February 5 is the day that my Dad suffered from a massive stroke, at the young age of 64.
I am often asked what inspired me to lose weight, how did I do it. What was my motivation? We all have experienced pivotal moments in our lives that redirected us, promoted change, and even propelled us forward. For me, losing my Dad was that pivotal moment.
It is important to know that my father led a very sedentary life. He was not overweight by any means, nor was he a drinker. To look at him you wouldn’t think that he was an unhealthy man. He was probably very typical of most people. He pretty much ate whatever he wanted, which primarily consisted of fast or “fried” food, and of course, sugary desserts and snacks. He was a smoker. Oh, and one more thing, his idea of exercise was crossing the room to retrieve the remote control, and only because he couldn’t train the cat to fetch. (No disrespect intended…I inherited my Dad’s smart ass sense of humour. He would have found that funny!)
I have since come to understand that it was the combination of poor nutrition, smoking and lack of exercise that led to his stroke and ultimate death, but at the time it just didn’t make any sense to me. How could someone so young just suddenly die? Strokes were for old people. Surely in this day and age a person should expect to live well into their eighties, right? I mean, my Dad was only 64!
In fact he was only 26 years older than me.
This was my wake up call. The unhealthy choices I was making for myself, in terms of food and lack of exercise, were not that much different than his. And worse than that, as the matriarch of my family, I was creating this lazy, unhealthy culture for my kids. (Can I blame Nintendo, please?) I was raising them to be lethargic, fast food eaters and sugar junkies. I was leading them down a path of obesity and sickness. Wasn’t it my responsibility as their mother to teach them how to be healthy; to be safe? I took great care to make sure they looked both ways before crossing a street, to hold a hand rail when going up or down the stairs, to never talk to strangers…and yet, here I was, forgetting the most fundamental life lessons to ensure a long and healthy life…to eat well and exercise.
So I had asked myself this question. “What if I only had 26 years left to live; would I be ok with that?” I was 38 years old but my biological age was probably closer to 60. I was sick. I woke up tired. I couldn’t climb the stairs without stopping half way. I suffered from constant headaches. I popped Imodium like tic-tacs. I also was borderline diabetic. (My Doctor had shared that with me a few years before and advised me to eat better…yadda, yadda, yadda…)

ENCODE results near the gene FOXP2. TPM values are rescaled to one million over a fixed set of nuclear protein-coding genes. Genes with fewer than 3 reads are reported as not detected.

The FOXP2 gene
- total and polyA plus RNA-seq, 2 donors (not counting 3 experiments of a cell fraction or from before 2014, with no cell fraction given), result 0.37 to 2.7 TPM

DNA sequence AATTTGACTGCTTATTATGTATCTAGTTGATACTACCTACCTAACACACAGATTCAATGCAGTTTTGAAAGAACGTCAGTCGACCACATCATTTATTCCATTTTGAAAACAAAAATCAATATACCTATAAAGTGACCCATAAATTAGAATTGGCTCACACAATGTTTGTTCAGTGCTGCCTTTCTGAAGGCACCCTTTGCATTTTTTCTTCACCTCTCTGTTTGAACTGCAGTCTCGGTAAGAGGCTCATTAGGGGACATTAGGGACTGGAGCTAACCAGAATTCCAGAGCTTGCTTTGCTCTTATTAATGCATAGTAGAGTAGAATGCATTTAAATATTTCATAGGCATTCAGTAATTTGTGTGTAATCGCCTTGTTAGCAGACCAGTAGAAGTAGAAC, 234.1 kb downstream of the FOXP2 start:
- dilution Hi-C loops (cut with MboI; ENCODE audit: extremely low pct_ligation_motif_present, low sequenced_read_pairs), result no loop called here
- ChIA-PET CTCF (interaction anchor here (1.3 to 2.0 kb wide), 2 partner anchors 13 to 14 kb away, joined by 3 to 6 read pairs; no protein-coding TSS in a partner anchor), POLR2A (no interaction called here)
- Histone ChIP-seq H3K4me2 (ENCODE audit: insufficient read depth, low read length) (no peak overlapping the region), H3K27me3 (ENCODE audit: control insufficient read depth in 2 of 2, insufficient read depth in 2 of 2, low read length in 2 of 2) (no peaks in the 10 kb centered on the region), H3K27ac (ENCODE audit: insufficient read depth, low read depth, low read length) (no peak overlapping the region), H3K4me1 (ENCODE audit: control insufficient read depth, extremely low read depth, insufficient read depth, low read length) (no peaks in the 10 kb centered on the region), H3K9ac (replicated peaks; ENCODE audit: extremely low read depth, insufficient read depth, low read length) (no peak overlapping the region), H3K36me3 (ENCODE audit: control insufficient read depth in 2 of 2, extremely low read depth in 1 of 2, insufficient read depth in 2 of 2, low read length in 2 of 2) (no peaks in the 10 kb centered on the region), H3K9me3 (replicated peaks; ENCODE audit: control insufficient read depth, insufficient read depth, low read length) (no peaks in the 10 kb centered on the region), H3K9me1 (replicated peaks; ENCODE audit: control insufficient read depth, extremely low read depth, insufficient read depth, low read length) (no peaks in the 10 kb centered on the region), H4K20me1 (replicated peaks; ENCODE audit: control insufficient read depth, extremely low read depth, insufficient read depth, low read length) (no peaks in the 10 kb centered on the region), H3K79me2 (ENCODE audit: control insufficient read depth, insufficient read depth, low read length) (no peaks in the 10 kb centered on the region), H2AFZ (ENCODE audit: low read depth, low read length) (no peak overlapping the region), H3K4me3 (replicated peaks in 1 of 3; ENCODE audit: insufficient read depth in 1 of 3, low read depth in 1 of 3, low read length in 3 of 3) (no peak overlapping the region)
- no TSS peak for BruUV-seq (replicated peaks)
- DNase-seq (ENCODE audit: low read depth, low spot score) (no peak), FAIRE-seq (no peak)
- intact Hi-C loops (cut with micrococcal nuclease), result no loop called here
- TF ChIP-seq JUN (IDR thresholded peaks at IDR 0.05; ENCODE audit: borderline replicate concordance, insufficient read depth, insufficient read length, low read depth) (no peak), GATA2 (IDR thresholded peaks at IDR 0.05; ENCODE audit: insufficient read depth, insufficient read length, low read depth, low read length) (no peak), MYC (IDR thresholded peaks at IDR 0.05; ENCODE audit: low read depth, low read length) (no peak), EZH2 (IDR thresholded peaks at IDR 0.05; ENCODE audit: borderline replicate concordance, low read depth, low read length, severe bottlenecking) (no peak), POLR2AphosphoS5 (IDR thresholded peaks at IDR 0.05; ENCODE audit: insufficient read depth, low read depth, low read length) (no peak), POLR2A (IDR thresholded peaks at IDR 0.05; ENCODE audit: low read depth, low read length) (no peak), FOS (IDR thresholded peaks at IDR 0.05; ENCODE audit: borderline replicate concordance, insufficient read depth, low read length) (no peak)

Yes. It was that bad. And yes, I was in serious denial.
I didn’t want to die a young-ish woman. I wanted to see my children through their graduations and marriages. I wanted to experience the joy of being a grandparent. I was looking forward to watching my grown children endure through the terrible two’s, back talk, and defiance from their own children (with great anticipation and glee I might add). I wanted to grow old and travel the world with my beautiful husband. I wanted to be a sexy senior!
I had to take absolute, complete, total, 100% ownership of my choices. My motivation was me. I chose life. And in doing so, I have created a healthier, happier future for my kids. By my actions I have taught them to live responsibly, to educate themselves, and be critical thinkers. I will be around to watch my precocious, opinionated daughter grow into a woman who will change the world! (I apologize for her teen years, but I promise, she will be an amazing, strong and powerful woman…if her Dad and I don’t kill her first.)
My Dad would have turned 70 this year. In the 5 years he has been gone, among many happy events, he has missed seeing his grand-daughter Stephanie’s marriage, the birth of his 3rd great-grandchild Freddie, and my child Anthony graduating from high school. He would have been so incredibly proud of them.
My Dad is gone.
But I am still here, maybe even thanks to him. He has inspired me to turn my life around, and in turn, to help others.
He would have been fiercely proud of me too.
P.S. Ironically, February is Heart and Stroke Awareness month. Please visit www.heartandstroke.ca. It is a wonderfully informative website that offers education and tools for healthy living! As well, learn the symptoms and signs of a heart attack or stroke. You could save someone’s life. Maybe even your own.